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SBD Global/July 23, 2014/Finance

International Attention Turns To Russia 2018 World Cup In Light Of Political Tensions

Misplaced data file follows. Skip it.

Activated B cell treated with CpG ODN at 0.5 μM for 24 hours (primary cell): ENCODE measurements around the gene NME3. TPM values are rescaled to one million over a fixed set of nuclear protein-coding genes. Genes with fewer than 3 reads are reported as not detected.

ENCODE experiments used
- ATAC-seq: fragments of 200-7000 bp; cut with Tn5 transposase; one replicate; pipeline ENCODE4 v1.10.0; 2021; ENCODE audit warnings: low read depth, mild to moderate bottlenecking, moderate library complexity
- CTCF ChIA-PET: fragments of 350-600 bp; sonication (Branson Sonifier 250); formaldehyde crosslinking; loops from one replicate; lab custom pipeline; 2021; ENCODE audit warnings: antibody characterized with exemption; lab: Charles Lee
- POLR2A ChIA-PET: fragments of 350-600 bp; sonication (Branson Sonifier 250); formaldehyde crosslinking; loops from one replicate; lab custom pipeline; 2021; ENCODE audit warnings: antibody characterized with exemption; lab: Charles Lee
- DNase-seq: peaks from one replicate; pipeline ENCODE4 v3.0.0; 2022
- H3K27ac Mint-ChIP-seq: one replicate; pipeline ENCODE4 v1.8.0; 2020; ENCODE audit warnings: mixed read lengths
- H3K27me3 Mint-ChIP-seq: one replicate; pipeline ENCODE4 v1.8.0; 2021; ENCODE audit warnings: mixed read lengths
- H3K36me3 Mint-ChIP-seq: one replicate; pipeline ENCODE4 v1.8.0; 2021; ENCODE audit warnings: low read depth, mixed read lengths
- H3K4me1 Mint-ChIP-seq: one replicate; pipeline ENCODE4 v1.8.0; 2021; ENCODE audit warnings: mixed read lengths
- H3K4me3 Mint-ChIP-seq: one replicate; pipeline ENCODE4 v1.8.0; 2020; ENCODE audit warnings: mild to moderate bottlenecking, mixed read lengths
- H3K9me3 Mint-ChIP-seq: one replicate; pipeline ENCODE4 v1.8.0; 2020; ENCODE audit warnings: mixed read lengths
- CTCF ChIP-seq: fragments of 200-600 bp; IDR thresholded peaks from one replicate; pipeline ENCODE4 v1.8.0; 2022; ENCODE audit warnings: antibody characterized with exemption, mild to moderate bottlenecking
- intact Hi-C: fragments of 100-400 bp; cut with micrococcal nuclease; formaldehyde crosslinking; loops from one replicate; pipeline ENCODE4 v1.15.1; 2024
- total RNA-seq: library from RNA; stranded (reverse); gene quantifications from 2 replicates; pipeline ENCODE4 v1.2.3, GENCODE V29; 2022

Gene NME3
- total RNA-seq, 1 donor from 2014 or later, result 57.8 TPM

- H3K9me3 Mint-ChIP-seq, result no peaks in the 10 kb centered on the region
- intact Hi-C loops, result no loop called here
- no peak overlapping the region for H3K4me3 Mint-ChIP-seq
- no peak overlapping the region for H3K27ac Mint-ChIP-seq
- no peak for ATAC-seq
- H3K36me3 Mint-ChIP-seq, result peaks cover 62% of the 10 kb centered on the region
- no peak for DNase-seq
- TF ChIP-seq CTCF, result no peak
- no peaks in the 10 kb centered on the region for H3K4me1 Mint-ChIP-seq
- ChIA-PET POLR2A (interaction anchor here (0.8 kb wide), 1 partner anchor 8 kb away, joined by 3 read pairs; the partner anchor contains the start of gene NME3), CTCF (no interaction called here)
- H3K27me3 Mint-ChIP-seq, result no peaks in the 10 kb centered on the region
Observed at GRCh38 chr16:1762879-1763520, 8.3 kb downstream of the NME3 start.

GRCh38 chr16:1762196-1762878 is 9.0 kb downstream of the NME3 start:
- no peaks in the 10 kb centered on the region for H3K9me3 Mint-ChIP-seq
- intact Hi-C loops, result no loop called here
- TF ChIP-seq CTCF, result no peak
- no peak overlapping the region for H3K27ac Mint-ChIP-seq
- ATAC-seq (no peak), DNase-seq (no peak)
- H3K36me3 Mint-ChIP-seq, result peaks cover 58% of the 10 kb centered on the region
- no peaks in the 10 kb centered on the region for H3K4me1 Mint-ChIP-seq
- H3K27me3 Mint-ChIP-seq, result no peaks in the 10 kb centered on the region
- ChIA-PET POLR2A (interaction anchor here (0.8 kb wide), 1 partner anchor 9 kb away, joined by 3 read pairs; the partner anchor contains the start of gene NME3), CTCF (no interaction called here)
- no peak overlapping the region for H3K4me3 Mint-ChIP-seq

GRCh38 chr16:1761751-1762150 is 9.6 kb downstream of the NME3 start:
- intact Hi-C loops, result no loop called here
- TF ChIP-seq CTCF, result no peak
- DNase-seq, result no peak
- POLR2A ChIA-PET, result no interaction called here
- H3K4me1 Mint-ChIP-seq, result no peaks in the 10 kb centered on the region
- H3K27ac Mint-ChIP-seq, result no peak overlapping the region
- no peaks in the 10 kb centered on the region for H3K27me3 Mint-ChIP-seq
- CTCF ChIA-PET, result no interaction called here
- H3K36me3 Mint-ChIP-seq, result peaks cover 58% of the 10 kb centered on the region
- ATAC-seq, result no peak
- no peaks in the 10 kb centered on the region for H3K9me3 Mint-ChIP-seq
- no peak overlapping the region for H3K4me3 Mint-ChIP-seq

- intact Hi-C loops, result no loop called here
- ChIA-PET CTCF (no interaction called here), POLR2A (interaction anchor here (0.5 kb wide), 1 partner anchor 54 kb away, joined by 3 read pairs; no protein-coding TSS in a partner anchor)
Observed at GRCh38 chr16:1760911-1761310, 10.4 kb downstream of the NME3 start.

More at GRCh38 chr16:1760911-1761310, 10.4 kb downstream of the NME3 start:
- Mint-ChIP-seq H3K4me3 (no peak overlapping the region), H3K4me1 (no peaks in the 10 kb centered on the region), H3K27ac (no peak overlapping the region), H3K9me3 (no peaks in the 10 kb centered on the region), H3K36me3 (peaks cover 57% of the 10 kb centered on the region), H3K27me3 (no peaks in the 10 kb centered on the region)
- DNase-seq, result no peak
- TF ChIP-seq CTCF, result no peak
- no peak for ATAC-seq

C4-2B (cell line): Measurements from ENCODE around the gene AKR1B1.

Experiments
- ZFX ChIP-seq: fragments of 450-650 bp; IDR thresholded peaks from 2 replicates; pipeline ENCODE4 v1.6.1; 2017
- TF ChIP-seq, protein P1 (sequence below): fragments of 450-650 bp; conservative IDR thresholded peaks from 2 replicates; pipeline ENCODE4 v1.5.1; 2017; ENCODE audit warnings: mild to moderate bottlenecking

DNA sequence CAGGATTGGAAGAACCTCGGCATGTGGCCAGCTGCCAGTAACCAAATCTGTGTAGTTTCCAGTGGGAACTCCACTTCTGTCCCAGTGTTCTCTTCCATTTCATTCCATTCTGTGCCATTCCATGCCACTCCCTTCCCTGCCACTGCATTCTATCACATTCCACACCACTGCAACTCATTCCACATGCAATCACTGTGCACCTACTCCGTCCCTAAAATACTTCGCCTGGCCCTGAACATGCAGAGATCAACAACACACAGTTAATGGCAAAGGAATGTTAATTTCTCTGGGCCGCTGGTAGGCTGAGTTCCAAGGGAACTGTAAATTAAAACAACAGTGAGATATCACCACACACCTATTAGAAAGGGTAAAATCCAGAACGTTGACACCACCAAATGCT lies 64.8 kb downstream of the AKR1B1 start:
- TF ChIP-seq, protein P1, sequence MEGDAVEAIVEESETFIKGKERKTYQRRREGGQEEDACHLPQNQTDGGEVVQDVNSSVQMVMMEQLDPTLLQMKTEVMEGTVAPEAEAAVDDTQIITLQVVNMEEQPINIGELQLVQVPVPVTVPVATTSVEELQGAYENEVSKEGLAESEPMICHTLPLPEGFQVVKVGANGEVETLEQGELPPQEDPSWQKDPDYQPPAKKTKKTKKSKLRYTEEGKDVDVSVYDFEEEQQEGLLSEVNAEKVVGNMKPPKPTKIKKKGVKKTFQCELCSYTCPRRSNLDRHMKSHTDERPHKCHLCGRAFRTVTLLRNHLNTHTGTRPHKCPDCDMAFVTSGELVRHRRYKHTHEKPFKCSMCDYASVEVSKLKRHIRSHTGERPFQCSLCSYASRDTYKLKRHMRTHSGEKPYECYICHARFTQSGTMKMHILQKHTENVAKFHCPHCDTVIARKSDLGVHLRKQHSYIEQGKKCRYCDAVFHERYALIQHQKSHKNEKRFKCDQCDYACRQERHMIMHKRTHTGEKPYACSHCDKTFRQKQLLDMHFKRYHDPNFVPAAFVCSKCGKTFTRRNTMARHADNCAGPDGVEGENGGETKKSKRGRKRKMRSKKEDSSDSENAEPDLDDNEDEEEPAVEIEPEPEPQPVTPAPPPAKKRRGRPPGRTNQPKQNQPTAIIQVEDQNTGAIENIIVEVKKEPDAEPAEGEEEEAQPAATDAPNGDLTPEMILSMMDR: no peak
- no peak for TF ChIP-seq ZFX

After what was largely considered to be a successful World Cup in Brazil, int'l attention "now turns to the next hosts, Russia," according to Rafael Saakov of the BBC. Whether current political tensions between Russia and the West "will have any bearing on the staging of the tournament remains to be seen." What "does seem assured is that the 2018 World Cup is set to top Brazil 2014 as the most expensive in history," with Russian Sports Minister Vitaly Mutko saying the budget for the tournament could total $40B, having earlier estimated it at $19B. Critics in Russia "point to the fact that the minimum capacity for World Cup venues is 45,000, while the average attendance for the Russian Premier League is 11,500." Moscow-based campaigner and activist Nikolay Levshits said, "Stadiums have a function, but they must not just lie empty. The construction costs could also be reduced by private investors and sponsors." Russian journalist Igor Rabiner said that Russian organizers "need to learn from Brazil's example." Rabiner: "The more comfortable the stadium is for supporters, the more people will go to matches. But a city like Saransk [one of the host cities for the 2018 finals, with a population of 300,000] does not really need a 40,000-seat arena." Despite the huge costs involved, Levshits, who is a regular participant in opposition demonstrations, said that "he does not expect to see protests on the level seen in Brazil." Levshits: "Such protests here would harm those who take part in them, as state-controlled TV would try to portray the protesters as trying to disrupt a sporting celebration." In the handover ceremony in Rio de Janeiro on July 13, Russian President Vladimir Putin said that he hoped the World Cup would help Russia to fight racism -- "one of the biggest problems facing the country as it prepares to host the 2018 finals." However, "dealing with racism is not the only problem for football authorities in Russia." Hooliganism and violence "remain major problems in the country, with fans continuing to clash with police and disrupt matches" (BBC, 7/22).
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